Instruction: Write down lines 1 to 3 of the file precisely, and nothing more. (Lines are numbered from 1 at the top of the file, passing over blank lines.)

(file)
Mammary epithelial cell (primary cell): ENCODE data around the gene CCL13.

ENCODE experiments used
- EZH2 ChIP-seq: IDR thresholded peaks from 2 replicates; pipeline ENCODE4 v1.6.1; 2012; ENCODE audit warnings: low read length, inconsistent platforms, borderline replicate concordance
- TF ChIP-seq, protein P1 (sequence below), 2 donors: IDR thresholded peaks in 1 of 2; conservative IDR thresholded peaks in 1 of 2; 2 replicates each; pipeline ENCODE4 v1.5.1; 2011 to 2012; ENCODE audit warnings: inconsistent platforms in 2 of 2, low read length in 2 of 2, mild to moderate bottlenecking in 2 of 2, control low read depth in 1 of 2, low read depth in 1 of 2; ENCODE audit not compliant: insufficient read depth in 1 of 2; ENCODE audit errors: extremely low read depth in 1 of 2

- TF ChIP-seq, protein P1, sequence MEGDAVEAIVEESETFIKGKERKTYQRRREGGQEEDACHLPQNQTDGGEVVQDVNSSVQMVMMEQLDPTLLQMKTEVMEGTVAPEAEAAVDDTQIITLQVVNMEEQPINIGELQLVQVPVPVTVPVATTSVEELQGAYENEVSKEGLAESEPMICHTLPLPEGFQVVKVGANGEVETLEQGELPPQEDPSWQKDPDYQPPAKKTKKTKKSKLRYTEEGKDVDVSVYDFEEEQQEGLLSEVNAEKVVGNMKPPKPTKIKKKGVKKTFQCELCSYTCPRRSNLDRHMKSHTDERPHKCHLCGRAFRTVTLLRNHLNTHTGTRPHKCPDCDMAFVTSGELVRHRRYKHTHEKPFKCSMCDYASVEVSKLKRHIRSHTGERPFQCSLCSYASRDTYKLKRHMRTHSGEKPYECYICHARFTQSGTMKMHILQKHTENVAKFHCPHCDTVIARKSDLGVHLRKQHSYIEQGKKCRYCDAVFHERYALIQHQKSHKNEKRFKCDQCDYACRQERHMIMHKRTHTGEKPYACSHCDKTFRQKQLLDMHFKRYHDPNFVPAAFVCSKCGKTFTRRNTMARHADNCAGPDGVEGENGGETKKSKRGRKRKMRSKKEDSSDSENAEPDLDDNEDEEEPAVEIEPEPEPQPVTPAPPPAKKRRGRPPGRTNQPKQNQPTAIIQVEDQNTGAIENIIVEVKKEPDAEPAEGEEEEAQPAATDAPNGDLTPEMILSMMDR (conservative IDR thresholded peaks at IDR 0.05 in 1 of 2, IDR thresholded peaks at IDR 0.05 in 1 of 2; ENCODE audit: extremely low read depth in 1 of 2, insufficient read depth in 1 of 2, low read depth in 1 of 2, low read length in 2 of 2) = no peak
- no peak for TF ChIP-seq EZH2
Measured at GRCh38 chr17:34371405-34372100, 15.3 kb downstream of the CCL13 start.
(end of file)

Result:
Mammary epithelial cell (primary cell): ENCODE data around the gene CCL13.

ENCODE experiments used
- EZH2 ChIP-seq: IDR thresholded peaks from 2 replicates; pipeline ENCODE4 v1.6.1; 2012; ENCODE audit warnings: low read length, inconsistent platforms, borderline replicate concordance